While I was away, Frank Scott Jr. won a historic victory in a runoff with Baker Kurrus to succeed Mark Stodola as Little Rock mayor.

Voters said they wanted change and decided that the 35-year-old Scott was more promising. He happens to be black and thus is the first popularly elected black mayor of Little Rock.


Scott’s promise for change included, as a candidate, supporting ward-only election of city directors. That would end the three at-large seats that tend to concentrate city political power in the moneyed business establishment. He’s already modified that good proposal with a mention of willingness to consider a Memphis-style system blending ward-only seats with a couple of multimember “super wards.” This sounds to me like a fig leaf that would produce the same money-friendly formula for board control.

Interestingly, Scott’s own election is prime evidence against the legal argument that at-large seats amount to a way to racially discriminate. All three are white and only three of the 10 city directors are black. A key way to prove discriminatory election procedures is to demonstrate racially polarized voting. Scott did enjoy Soviet-style results in black precincts — 373 to 6 at a precinct on Roosevelt Road in the inner city, for example. But he demonstrated significant (and heartening) cross-racial support. Example: The two precincts that vote at Pulaski Heights Presbyterian Church in liberal Hillcrest went only 764-733 for Kurrus. If a black man can run strong in white precincts and win the mayor’s seat in plurality white Little Rock, it is more difficult to argue that polarized voting demands a new way of selecting city directors.


But change is needed. And, in this matter, Scott’s promise of change AND unity bumps up against the calcified city board. For now, the arithmetic is the same. The mayor needs six votes to achieve major changes. Three city directors — Kathy Webb, Capi Peck and Lance Hines — supported Kurrus. The three at-large board members — Joan Adcock, Dean Kumpuris and Gene Fortson — are jealous of their prerogatives as functional deputy mayors. The board has rejected earlier proposals to change to ward elections. I think voters would be more receptive, but perhaps not after business establishment money is deployed in defense of the status quo.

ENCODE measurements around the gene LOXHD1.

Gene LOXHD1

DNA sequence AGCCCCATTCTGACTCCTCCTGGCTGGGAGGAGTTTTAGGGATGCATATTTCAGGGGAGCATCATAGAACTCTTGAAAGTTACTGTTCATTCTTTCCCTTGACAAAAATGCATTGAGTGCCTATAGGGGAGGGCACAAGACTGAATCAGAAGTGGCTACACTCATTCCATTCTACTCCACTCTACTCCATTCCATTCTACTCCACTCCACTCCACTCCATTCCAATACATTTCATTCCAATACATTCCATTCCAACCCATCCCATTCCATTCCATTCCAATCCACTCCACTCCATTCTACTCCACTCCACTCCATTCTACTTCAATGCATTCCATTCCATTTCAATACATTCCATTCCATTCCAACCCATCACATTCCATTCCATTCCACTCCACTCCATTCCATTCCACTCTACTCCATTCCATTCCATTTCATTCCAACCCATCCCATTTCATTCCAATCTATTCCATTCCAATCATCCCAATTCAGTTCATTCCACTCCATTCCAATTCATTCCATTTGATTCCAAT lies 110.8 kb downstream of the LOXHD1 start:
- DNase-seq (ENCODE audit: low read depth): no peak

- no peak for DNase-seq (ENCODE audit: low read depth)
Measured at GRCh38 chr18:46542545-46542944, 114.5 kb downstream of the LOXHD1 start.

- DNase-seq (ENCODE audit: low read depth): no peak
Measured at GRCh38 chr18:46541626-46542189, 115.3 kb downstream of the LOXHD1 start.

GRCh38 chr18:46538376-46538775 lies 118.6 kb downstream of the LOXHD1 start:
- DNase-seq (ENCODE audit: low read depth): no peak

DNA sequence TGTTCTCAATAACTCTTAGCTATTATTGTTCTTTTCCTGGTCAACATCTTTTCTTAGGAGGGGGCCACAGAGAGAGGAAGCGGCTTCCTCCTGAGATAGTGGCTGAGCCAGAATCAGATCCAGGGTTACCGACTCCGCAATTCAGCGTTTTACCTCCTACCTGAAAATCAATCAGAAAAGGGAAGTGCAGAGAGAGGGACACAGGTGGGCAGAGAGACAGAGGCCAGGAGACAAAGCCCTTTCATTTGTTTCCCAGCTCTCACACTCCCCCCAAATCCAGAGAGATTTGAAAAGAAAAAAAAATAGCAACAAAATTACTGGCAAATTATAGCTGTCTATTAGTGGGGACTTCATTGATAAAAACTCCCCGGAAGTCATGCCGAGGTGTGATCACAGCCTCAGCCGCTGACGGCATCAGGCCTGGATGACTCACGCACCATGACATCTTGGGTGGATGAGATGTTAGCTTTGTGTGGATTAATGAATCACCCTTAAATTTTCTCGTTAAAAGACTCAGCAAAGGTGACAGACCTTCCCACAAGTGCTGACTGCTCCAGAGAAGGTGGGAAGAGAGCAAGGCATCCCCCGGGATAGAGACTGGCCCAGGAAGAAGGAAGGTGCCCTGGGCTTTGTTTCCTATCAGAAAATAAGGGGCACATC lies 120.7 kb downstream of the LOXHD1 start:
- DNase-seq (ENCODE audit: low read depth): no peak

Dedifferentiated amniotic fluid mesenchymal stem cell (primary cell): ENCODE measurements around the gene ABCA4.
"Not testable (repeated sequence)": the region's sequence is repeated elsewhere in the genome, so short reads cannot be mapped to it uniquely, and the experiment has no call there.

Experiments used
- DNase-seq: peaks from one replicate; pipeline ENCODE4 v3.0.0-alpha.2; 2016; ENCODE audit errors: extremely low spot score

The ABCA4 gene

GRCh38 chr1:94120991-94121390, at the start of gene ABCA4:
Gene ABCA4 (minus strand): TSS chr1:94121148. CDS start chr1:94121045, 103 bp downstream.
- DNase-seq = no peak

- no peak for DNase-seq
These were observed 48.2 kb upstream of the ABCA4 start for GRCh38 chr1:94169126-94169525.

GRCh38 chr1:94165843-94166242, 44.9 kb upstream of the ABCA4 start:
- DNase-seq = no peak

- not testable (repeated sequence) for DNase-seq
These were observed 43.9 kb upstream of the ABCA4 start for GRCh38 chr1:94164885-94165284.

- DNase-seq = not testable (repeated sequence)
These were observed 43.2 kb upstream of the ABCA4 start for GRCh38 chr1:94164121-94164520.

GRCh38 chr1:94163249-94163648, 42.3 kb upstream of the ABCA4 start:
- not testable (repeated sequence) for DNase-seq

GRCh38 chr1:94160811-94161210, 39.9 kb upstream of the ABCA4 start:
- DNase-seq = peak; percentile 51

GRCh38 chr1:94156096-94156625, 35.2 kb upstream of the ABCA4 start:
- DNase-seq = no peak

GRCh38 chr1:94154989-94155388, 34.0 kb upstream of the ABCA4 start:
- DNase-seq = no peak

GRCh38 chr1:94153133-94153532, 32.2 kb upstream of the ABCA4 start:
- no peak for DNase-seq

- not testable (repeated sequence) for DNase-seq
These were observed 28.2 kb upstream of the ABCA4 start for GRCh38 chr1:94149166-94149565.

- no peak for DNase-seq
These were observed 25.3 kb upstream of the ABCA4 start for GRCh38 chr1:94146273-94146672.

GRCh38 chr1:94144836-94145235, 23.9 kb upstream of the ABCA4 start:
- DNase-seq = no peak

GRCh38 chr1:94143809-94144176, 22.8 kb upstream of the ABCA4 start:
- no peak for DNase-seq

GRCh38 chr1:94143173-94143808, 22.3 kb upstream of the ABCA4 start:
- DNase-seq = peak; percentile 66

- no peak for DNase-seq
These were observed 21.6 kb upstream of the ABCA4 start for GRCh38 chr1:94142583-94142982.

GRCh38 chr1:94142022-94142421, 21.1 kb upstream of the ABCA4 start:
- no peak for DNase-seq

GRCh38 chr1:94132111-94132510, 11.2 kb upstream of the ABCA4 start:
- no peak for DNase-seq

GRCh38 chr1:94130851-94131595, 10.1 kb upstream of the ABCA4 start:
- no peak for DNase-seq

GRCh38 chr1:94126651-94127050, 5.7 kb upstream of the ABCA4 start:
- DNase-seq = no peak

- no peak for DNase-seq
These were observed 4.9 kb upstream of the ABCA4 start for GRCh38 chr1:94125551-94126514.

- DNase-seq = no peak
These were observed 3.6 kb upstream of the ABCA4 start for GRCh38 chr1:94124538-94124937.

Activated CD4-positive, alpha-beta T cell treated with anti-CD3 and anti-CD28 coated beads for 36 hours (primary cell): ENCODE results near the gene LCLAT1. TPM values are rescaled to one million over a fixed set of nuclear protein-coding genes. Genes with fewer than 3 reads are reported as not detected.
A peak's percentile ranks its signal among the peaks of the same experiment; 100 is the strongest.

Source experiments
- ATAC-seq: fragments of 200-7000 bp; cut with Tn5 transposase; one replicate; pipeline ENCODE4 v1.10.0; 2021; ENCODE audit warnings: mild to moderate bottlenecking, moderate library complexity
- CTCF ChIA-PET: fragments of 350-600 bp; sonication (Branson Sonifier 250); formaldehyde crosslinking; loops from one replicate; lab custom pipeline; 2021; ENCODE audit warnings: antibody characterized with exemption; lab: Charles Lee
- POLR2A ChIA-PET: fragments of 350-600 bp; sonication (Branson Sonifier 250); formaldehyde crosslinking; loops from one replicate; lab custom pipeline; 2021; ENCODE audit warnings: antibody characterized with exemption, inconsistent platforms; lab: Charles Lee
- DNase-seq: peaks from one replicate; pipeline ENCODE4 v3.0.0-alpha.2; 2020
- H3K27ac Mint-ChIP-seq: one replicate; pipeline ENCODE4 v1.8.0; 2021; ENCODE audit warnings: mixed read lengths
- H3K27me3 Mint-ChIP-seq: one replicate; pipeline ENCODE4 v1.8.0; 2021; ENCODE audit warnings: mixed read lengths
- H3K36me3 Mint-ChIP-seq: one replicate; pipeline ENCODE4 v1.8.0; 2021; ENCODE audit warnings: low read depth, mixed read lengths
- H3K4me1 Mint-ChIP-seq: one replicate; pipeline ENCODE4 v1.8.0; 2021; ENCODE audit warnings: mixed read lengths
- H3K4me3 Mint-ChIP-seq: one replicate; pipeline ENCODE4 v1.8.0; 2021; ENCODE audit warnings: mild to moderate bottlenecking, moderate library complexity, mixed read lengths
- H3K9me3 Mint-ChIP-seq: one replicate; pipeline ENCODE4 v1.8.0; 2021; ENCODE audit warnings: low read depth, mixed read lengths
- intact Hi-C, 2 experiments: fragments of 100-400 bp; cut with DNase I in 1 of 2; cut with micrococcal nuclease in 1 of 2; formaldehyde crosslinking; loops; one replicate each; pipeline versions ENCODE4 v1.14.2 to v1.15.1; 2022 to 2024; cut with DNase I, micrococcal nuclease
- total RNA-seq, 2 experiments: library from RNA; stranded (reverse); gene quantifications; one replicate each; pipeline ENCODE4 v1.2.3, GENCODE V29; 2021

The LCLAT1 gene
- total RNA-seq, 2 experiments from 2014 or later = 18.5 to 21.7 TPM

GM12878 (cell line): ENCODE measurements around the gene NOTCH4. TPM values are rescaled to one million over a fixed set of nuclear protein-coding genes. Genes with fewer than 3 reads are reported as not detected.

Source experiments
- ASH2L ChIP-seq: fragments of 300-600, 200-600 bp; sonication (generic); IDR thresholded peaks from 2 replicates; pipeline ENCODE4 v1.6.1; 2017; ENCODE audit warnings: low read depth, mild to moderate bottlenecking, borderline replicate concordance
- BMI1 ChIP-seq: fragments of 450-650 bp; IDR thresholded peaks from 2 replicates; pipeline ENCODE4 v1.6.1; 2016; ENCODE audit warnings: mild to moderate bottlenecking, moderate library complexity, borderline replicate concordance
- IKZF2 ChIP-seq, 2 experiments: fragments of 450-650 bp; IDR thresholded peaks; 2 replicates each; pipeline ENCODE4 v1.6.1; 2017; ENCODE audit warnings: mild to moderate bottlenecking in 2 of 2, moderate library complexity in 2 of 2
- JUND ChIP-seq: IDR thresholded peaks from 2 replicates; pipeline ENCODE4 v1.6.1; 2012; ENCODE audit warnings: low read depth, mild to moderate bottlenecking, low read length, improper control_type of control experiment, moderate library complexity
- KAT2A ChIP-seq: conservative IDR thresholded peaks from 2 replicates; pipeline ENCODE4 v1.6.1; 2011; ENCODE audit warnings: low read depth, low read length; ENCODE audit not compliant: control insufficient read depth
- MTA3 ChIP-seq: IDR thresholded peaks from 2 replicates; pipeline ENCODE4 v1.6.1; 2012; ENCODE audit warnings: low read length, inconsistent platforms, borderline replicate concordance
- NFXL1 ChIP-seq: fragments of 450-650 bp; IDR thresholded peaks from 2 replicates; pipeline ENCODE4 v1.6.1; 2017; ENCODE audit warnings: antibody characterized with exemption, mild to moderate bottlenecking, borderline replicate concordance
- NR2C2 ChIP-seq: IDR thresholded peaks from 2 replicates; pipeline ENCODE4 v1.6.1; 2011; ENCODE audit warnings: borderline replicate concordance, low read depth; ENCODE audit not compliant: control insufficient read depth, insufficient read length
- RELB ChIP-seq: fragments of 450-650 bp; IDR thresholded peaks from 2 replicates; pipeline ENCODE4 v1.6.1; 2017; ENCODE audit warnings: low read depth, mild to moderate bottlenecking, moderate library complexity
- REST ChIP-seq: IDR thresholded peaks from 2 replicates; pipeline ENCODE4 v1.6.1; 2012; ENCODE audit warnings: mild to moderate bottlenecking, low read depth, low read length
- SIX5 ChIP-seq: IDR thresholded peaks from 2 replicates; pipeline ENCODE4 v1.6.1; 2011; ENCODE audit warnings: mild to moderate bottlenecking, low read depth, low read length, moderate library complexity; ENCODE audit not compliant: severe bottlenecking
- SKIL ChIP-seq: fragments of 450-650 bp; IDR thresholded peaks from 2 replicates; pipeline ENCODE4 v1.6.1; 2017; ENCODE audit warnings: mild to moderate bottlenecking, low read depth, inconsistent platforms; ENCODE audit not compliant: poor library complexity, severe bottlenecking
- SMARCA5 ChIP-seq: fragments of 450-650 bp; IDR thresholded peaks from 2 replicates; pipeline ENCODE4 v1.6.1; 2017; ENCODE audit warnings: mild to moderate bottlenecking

Scott should have more immediate impact in altering the balance of power between the mayor and city manager. First Kurrus and then Scott argued that the law already provides that the city manager works at the direction of the mayor. Scott reportedly has delivered that message to Manager Bruce Moore. This will put more responsibility — as it should — on the mayor in selection of the next police chief.


The last chief, Kenton Buckner, threw in with the Fraternal Order of Police, which supported Kurrus in a racially offensive way. There’s no percentage in going to war with the FOP, but it’s past time for the city to stop coddling this reactionary, mostly white, mostly suburban-living element of the police force. Being a fair but tough overseer of the police will be Scott’s first great test.

Another test will be Scott’s effort to champion public education. It’s not an official role, but the city fails if its schools do. His endorsement of charter schools earned him the editorial endorsement of the Arkansas Democrat-Gazette, not a mark of honor. The continued erosion of the state-controlled Little Rock School District by charter proliferation might please the Waltons, but it will create a balkanized system of education with a few haves and lots of have-nots. Not exactly a jobs magnet.

I was glad to hear Scott note over the weekend that Little Rock hadn’t had a net increase in jobs over the last decade. You’d think that would be a good point to reconsider providing a $300,000 taxpayer subsidy to the anti-labor Little Rock Regional Chamber of Commerce. It might also be a point to consider the billion-dollar I-30 concrete gulch that Scott himself backs through downtown so those who work in Little Rock can get home a few seconds faster to the suburbs, which sell themselves as antidotes to Little Rock crime and substandard (read majority poor and black) schools.

We saw a historic national electoral victory built on hope and change sometimes founder against entrenched political opposition and the status quo. That’s no reason to regret friendly Frank Scott’s famous victory. It’s only a reminder that now the hard part begins.


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